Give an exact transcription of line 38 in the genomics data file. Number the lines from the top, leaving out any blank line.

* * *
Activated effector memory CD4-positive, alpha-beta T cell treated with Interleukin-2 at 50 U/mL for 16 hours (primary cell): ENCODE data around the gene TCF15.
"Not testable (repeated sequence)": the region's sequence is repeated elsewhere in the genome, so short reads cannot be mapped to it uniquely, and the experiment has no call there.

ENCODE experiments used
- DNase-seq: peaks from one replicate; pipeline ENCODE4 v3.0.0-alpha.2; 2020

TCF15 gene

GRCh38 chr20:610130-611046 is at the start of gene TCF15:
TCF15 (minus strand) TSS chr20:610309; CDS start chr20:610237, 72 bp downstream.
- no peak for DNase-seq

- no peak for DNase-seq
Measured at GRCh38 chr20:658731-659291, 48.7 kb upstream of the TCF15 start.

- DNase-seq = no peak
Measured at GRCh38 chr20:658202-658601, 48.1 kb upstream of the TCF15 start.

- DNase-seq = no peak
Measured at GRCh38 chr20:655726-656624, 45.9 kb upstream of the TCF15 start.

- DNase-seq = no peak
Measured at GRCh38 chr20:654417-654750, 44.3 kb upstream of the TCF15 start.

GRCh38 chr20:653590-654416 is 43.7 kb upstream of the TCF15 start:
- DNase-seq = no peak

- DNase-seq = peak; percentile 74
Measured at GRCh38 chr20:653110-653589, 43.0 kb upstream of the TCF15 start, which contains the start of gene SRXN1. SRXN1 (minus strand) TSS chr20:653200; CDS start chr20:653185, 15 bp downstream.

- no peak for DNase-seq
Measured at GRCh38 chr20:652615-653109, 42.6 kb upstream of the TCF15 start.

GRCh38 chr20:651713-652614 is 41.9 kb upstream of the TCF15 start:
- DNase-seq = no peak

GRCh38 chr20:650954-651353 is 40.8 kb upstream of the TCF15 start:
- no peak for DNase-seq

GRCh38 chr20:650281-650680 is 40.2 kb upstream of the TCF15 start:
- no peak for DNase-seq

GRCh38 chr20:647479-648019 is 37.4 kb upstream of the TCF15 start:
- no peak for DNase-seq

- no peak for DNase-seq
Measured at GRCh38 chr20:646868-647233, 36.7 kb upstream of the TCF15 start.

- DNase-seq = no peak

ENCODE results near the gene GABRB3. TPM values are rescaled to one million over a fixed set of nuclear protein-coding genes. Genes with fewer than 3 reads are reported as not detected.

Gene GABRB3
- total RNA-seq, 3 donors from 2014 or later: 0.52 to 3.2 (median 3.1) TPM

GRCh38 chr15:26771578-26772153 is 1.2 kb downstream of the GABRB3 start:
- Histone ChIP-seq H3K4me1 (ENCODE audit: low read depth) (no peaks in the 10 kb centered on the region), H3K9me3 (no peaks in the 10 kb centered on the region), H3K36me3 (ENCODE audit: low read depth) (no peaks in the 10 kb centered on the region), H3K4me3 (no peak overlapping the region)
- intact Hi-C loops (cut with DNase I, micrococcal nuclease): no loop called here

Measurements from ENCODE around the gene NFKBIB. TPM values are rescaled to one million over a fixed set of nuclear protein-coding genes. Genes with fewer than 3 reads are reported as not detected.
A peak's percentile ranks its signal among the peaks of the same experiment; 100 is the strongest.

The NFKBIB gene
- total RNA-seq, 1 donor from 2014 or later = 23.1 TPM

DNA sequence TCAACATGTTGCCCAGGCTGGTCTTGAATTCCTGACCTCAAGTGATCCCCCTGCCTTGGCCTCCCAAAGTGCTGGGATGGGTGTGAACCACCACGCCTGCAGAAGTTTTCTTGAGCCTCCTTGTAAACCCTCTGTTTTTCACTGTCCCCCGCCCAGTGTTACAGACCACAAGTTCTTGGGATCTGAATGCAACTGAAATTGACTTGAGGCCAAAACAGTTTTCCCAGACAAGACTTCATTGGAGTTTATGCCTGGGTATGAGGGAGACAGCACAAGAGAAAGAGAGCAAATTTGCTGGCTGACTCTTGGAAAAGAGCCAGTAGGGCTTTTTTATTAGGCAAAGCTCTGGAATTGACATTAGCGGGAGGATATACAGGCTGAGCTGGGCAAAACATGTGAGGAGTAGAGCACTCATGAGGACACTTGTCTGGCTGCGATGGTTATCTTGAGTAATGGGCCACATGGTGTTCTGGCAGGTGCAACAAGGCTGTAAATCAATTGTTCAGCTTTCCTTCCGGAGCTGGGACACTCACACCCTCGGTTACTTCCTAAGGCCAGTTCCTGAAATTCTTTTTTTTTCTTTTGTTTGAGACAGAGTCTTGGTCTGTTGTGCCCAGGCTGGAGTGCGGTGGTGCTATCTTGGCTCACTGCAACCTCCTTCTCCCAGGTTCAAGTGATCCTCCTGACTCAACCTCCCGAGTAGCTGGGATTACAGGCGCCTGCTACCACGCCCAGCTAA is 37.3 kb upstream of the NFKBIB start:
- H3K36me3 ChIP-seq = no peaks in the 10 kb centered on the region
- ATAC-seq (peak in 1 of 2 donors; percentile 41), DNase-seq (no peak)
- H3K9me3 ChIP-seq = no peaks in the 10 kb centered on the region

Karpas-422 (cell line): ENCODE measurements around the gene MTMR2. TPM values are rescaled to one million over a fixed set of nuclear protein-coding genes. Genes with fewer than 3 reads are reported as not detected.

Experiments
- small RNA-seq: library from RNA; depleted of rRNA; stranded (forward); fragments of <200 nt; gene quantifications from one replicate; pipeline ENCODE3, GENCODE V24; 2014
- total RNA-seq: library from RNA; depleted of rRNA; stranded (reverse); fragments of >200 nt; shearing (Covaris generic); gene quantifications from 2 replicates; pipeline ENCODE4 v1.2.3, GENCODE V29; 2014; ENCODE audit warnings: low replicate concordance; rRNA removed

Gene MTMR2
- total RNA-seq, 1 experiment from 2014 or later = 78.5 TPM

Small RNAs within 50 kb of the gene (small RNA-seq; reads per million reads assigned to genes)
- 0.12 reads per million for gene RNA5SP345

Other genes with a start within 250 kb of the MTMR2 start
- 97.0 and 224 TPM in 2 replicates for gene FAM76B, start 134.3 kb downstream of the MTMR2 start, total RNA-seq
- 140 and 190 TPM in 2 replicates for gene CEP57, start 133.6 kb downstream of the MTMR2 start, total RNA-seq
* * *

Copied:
- Histone ChIP-seq H3K4me1 (ENCODE audit: low read depth) (no peaks in the 10 kb centered on the region), H3K9me3 (no peaks in the 10 kb centered on the region), H3K36me3 (ENCODE audit: low read depth) (no peaks in the 10 kb centered on the region), H3K4me3 (no peak overlapping the region)